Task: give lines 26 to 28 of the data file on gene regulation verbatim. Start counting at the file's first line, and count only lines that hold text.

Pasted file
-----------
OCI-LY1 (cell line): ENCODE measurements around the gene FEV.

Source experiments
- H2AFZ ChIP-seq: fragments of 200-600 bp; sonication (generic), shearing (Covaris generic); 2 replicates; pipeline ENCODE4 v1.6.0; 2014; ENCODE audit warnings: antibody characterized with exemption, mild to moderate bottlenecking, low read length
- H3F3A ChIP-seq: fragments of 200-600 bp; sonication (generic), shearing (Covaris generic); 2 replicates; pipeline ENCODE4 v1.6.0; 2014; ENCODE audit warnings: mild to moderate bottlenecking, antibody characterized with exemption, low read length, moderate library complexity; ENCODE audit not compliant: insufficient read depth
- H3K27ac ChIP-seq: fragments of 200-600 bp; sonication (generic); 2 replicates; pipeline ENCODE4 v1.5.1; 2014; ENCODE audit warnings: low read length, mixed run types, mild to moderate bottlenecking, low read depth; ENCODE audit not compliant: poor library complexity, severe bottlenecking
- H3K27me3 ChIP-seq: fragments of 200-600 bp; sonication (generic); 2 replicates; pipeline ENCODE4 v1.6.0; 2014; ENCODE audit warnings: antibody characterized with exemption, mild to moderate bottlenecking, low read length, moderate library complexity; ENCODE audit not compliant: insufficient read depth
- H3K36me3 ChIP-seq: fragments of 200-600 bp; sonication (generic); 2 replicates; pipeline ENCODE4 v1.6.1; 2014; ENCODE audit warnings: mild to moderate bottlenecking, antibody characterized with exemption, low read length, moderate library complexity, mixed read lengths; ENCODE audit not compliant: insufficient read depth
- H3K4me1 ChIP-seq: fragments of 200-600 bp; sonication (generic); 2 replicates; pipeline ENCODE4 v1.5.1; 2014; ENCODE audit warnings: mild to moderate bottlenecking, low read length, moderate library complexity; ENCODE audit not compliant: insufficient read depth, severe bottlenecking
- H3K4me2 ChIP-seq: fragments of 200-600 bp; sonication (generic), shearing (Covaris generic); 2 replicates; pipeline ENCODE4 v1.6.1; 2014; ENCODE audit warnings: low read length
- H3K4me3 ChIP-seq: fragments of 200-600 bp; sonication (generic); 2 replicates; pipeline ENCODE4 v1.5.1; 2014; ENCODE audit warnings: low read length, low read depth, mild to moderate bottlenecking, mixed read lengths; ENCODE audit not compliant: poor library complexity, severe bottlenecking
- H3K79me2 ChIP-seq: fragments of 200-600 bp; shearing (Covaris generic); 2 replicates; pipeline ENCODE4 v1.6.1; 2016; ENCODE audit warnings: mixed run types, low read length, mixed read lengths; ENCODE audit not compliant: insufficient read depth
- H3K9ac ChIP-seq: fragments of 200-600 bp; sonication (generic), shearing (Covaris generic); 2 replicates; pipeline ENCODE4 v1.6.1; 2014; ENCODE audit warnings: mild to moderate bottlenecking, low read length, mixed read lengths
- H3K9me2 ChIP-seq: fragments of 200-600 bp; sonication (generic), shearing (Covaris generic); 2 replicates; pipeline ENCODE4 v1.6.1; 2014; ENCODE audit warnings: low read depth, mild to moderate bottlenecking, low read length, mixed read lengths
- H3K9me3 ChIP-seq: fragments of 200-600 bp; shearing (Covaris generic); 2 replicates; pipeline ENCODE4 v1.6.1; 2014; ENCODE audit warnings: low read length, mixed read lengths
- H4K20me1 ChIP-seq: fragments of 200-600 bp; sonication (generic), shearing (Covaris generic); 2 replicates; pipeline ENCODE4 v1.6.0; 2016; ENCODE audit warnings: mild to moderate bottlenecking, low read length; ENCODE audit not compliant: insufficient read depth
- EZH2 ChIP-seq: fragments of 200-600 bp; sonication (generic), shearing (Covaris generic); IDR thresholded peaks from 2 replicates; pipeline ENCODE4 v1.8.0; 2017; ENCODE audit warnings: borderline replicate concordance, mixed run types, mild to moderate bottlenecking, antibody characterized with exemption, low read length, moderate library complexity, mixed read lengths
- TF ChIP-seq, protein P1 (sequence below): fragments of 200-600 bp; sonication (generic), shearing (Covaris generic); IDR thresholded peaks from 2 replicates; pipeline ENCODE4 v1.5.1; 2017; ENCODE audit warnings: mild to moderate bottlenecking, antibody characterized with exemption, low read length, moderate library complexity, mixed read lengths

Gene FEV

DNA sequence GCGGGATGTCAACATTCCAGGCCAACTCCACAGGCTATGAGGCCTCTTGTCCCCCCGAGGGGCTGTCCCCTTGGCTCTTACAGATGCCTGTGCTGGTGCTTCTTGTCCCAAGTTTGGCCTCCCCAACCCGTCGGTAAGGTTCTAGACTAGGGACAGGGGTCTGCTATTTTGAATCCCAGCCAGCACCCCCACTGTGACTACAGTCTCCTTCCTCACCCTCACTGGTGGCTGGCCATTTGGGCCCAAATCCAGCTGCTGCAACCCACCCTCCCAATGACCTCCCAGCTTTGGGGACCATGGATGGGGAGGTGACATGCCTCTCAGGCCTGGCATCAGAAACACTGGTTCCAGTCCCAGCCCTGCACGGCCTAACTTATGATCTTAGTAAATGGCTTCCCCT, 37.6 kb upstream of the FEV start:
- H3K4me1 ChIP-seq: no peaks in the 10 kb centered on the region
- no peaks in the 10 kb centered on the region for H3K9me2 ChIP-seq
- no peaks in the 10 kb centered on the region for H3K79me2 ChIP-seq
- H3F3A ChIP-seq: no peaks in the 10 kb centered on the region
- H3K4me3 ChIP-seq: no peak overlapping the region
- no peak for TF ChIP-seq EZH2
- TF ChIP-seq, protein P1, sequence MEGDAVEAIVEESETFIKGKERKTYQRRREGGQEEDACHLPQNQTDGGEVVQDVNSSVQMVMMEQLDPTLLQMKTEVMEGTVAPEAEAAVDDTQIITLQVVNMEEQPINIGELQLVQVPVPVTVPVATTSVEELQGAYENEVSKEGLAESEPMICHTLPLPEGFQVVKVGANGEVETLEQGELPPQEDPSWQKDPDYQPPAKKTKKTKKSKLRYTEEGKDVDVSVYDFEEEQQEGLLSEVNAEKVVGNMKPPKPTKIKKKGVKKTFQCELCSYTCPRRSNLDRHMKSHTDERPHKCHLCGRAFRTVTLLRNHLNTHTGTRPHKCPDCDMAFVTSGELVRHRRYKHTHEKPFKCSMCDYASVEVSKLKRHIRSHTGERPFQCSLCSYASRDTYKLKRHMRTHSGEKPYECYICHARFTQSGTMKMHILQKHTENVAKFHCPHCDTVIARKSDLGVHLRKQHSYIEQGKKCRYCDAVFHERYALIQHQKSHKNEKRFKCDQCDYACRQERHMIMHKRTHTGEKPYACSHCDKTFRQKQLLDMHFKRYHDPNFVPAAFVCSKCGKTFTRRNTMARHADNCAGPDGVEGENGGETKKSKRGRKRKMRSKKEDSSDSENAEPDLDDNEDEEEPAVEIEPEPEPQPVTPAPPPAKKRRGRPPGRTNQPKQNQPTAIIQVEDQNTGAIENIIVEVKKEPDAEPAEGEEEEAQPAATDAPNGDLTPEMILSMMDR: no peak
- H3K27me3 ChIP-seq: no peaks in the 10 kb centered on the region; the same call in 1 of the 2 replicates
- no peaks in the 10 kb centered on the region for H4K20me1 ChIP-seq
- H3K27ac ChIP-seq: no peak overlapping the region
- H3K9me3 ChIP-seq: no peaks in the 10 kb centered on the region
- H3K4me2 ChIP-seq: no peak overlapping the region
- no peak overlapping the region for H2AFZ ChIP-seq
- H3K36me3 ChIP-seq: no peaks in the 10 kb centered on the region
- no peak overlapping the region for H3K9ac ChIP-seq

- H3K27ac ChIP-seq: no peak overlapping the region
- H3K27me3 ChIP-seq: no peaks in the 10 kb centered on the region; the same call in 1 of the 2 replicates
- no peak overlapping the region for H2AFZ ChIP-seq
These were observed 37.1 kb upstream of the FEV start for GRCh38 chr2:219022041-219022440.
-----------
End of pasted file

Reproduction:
- TF ChIP-seq, protein P1, sequence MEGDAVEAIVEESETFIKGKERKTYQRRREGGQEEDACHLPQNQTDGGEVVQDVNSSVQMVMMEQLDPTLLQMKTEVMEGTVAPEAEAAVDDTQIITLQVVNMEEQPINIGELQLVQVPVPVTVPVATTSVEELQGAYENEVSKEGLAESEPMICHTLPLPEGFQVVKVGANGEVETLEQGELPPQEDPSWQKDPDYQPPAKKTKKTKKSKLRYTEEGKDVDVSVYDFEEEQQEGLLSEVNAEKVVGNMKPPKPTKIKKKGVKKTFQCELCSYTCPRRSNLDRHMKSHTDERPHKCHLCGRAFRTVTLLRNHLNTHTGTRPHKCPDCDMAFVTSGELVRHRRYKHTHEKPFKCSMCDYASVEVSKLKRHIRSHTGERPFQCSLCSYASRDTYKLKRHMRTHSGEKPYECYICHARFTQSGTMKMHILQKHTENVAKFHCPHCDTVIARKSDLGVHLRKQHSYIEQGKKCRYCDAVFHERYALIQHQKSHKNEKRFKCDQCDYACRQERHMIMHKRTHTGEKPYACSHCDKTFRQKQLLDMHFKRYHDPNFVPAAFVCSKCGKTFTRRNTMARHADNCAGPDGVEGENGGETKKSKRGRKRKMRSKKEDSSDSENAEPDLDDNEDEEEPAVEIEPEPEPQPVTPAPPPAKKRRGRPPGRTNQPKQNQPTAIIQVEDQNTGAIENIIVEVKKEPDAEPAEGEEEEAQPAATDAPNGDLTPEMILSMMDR: no peak
- H3K27me3 ChIP-seq: no peaks in the 10 kb centered on the region; the same call in 1 of the 2 replicates
- no peaks in the 10 kb centered on the region for H4K20me1 ChIP-seq